Clinical data on baseline characteristics, risk factors, clinical assessment, intervention received, and survival outcomes were recorded [21]. Data from all participating centers were collected using an online Data Management System. The Data Management System was a web-based system located and maintained at the CROES Office. All urological patients were asked to report their medical history at the time of diagnosis. Patients who did not receive adjuvant chemotherapy after surgery were included in the observation group.

Follow-up Regimen

The primary outcome of this study was RFS. Disease recurrence was defined as tumour recurrence at site of surgery, regional lymph nodes or distant metastasis. Secondary we evaluated the CSS, and OS. For RFS, participants either had a first recurrence or were censored (no recurrence, deceased with no recurrence or lost to follow-up at the end of the study). Time to recurrence or censoring was calculated by taking the difference between the corresponding date of recurrence (when available) or date of follow-up and the date of the surgery.

Statistical analysis

Descriptive statistics were applied for patient, demographic and disease characteristics. We used the propensity score matching (PSM) to account for the conditional probability of treatment selection and to establish the marginal causal effects of the intervention. We selected the tumour stage and tumour grade to build the propensity score via the generalized boosted model (GBM) [22]. This machine-learning method has been shown to outperform simple logistic regression in the context of case-mix adjustment. Regarding this approach, we created a matched sample by matching treated and untreated subjects in a 1 : 1 ratio based on the logit of the propensity score and using calipers of width equal to 0.2 of the standard deviation of the logit of the propensity score. A greedy, nearest-neighbour matching algorithm was used to form pairs of treated and untreated subjects.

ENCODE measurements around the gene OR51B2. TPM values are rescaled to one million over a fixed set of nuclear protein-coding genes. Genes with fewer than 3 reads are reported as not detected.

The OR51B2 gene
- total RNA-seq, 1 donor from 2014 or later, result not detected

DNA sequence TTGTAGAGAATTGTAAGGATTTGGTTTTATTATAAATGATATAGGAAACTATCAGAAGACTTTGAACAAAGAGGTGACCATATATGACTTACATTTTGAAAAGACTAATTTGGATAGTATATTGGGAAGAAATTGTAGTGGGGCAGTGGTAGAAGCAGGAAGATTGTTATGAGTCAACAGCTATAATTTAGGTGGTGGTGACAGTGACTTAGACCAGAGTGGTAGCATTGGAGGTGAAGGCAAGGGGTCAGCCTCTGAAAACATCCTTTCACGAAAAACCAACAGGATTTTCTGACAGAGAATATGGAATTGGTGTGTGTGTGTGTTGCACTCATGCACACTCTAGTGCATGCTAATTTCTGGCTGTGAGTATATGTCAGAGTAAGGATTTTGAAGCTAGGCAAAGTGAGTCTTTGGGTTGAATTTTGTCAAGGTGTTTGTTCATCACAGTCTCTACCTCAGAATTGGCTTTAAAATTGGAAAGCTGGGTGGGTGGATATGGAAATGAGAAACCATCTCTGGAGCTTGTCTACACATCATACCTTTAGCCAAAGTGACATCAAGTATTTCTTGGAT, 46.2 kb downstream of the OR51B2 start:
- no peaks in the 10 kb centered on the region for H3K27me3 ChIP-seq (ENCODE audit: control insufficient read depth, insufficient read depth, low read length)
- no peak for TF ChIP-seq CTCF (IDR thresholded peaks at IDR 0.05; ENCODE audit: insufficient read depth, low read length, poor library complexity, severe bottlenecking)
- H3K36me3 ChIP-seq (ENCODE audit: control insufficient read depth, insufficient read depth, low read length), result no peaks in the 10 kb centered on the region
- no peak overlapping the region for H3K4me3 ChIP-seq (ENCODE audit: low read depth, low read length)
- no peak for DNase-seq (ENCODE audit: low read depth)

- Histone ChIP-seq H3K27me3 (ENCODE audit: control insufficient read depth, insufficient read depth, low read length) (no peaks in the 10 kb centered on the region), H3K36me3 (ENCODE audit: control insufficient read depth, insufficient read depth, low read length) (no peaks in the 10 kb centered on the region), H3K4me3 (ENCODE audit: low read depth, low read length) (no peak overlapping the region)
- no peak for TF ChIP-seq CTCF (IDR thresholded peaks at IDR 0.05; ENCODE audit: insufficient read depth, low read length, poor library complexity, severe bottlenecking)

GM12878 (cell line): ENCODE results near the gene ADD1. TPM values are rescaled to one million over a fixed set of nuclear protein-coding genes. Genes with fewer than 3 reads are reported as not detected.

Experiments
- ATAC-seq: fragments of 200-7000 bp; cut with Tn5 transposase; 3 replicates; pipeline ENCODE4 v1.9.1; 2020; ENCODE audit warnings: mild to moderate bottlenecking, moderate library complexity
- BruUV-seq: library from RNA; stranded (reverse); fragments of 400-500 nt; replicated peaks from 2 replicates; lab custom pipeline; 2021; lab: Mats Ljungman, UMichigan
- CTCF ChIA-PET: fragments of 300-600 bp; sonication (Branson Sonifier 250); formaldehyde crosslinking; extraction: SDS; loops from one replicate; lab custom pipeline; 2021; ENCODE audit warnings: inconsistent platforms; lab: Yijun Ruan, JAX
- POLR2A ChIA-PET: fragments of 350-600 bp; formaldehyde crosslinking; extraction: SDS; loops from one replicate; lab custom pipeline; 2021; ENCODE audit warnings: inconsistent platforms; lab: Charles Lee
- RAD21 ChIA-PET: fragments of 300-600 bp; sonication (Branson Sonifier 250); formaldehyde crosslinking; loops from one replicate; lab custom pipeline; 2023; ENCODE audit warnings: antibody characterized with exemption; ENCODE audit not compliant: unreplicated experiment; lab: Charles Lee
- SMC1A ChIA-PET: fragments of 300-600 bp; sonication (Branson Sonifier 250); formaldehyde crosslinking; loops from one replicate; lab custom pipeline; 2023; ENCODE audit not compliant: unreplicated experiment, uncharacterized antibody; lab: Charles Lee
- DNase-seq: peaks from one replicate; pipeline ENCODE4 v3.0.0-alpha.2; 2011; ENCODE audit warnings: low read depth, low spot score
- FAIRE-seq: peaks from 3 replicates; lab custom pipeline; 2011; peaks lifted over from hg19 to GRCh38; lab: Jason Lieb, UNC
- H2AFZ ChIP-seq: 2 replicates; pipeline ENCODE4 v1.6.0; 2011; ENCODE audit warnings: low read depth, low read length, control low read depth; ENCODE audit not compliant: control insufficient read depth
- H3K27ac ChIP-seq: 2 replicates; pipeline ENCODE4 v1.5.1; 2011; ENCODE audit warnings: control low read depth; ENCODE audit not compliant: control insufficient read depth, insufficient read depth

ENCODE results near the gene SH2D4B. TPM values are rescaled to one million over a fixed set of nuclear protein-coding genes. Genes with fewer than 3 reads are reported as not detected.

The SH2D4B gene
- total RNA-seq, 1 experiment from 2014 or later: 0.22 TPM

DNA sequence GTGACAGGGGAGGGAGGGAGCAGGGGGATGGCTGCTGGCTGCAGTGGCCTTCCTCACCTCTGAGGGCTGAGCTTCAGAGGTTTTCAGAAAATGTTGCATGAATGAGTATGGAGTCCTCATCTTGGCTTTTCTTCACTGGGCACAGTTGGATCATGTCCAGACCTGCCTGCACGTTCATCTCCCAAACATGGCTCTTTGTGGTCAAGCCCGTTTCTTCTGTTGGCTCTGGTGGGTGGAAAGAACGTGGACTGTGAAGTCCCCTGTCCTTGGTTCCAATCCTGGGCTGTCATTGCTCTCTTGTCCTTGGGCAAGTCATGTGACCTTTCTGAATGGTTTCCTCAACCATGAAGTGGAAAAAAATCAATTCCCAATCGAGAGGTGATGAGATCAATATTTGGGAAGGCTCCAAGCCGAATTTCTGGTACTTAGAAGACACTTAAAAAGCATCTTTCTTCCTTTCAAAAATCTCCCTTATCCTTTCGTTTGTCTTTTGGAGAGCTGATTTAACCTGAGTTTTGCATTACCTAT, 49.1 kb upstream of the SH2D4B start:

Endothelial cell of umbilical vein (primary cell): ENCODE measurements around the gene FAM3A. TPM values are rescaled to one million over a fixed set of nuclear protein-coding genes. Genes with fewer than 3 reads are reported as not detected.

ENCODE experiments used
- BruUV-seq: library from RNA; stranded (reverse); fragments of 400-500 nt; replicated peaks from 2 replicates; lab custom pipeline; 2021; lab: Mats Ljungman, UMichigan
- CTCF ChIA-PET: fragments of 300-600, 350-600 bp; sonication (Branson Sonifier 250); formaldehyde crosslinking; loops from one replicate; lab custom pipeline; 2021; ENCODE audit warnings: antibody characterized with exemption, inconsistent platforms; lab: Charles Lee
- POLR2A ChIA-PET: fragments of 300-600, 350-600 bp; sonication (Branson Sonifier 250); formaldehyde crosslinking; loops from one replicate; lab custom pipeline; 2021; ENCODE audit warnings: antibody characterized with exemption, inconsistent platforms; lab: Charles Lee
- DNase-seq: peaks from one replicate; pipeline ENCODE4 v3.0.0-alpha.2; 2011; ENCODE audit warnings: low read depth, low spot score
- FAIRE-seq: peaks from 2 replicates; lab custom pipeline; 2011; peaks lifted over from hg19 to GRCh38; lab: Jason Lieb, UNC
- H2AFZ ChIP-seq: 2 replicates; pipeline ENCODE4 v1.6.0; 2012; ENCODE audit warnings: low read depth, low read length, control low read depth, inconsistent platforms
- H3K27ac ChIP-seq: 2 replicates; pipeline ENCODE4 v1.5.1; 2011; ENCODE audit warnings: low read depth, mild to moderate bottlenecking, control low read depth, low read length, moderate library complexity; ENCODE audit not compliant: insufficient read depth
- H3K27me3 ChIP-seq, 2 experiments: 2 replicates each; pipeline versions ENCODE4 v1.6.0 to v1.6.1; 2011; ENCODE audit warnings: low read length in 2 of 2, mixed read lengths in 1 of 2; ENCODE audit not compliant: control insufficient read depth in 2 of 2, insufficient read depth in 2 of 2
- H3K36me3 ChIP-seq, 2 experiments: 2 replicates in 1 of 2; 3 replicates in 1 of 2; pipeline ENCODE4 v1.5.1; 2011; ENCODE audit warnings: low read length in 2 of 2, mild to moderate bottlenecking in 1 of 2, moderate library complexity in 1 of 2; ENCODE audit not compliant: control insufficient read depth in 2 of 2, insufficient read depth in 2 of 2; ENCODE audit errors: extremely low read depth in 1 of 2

Associations between categorical variables were assessed using the chi-squared test.

The influence of AC on oncologic outcomes was analyzed using the Kaplan-Meier (K-M) analysis, and the significance was assessed by the log-rank test. Multivariate Cox regression analysis was conducted for traditional prognostic factors, including smoking status, pathological stage, and grade. A p-value of < 0.05 was statistically significant. All statistical analyses were performed using SPSS version 26 (IBM Corporation, Armonk, New York) and R [23]. Complete case analysis was performed in case of any missing data on the variables of interest.